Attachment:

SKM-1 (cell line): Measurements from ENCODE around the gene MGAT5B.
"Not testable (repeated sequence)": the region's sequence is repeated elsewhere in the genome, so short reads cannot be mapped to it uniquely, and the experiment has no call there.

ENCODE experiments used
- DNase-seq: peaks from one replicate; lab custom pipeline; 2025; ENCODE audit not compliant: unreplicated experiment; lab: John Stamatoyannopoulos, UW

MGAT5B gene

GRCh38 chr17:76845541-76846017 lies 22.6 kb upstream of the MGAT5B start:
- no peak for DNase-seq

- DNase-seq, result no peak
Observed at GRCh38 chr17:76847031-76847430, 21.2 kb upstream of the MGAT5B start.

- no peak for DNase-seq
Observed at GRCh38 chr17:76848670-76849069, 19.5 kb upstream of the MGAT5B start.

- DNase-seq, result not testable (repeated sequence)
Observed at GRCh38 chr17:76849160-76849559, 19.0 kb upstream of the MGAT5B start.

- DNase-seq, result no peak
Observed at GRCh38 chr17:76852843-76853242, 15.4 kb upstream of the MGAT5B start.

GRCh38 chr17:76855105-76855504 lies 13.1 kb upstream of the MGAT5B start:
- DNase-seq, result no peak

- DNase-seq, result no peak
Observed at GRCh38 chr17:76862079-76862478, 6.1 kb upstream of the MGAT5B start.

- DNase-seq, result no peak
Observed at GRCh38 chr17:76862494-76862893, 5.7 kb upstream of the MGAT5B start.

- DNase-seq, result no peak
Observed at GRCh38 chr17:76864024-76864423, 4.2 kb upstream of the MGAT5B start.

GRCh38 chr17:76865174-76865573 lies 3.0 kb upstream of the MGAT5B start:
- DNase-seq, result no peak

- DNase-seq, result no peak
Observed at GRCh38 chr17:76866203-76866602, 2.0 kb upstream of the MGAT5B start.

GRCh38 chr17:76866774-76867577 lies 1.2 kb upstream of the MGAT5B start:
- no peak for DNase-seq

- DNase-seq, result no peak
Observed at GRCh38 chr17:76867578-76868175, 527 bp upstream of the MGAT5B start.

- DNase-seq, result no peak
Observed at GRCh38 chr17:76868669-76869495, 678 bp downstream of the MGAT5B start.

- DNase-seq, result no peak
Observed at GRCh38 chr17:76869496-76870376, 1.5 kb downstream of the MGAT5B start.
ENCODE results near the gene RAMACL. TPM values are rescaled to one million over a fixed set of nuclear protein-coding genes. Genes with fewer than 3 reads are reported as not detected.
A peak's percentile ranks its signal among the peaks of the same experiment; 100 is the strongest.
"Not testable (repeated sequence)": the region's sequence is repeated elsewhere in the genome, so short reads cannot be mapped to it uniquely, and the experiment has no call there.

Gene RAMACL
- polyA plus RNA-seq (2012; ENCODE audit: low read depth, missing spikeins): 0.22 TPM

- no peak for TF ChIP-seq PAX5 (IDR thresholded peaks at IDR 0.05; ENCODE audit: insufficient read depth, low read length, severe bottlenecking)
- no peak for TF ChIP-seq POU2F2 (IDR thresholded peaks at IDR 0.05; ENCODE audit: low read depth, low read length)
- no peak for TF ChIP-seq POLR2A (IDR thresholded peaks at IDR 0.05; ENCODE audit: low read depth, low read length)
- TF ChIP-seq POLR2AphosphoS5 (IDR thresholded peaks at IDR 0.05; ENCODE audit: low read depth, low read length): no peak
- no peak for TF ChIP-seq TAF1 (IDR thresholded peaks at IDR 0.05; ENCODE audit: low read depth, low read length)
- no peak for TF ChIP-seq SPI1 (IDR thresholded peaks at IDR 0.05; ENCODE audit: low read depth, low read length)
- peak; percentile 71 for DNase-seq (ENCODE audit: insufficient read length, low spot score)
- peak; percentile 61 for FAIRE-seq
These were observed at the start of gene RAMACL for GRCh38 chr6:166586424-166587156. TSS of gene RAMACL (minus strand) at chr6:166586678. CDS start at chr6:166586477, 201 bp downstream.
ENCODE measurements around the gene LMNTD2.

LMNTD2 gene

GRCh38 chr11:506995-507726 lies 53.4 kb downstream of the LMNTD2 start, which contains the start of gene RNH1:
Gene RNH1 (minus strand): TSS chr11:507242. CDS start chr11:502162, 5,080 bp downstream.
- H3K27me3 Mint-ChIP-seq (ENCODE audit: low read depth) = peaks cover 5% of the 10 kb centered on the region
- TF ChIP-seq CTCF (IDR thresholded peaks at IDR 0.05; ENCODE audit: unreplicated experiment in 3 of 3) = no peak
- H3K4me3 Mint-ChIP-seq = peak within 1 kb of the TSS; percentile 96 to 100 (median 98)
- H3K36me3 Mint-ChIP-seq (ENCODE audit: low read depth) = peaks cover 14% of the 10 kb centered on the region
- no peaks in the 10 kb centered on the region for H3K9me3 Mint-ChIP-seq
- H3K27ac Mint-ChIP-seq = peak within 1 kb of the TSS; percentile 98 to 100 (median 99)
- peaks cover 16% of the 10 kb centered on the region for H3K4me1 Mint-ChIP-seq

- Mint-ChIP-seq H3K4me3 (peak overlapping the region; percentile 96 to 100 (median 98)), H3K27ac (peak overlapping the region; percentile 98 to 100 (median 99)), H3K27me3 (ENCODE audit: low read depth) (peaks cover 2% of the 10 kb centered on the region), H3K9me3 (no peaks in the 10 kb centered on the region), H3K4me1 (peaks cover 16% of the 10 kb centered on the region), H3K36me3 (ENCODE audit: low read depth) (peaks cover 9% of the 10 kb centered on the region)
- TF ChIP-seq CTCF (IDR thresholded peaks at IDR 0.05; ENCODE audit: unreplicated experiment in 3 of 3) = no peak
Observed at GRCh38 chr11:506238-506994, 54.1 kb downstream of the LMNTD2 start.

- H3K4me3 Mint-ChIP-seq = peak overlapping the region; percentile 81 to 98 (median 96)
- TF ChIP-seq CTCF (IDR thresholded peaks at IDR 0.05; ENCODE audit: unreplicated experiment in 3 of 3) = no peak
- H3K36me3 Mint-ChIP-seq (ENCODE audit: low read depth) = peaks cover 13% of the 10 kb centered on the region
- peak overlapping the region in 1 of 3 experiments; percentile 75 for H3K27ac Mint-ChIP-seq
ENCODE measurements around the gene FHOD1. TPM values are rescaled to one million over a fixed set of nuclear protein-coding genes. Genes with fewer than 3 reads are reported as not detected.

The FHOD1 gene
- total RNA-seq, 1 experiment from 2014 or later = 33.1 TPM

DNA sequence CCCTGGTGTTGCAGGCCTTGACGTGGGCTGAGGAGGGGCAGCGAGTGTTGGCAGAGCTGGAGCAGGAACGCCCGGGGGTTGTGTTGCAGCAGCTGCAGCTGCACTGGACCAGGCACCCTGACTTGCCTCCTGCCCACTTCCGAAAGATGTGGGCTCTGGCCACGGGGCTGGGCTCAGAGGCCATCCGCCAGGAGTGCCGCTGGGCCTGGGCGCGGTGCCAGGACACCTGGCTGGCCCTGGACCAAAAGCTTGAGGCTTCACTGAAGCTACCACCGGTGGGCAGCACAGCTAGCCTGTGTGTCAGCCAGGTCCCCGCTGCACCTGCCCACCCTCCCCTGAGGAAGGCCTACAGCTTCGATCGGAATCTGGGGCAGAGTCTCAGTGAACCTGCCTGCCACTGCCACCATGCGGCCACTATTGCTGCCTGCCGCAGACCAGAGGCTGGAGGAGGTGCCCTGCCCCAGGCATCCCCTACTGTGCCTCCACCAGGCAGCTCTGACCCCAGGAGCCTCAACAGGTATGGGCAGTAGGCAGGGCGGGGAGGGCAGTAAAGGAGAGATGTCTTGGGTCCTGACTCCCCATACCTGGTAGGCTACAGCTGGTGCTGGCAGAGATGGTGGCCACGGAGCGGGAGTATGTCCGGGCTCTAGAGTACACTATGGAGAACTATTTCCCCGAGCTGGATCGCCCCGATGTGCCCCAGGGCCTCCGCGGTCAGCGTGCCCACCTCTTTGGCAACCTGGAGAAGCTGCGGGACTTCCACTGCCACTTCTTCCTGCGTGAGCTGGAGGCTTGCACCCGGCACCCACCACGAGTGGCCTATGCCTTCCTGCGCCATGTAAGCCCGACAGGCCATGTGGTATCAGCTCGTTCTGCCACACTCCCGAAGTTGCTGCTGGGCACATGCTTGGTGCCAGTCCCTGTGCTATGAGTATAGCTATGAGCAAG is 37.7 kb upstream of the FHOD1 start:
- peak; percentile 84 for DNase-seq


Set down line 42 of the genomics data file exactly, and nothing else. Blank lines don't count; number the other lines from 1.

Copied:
- no peak for TF ChIP-seq POU2F2 (IDR thresholded peaks at IDR 0.05; ENCODE audit: low read depth, low read length)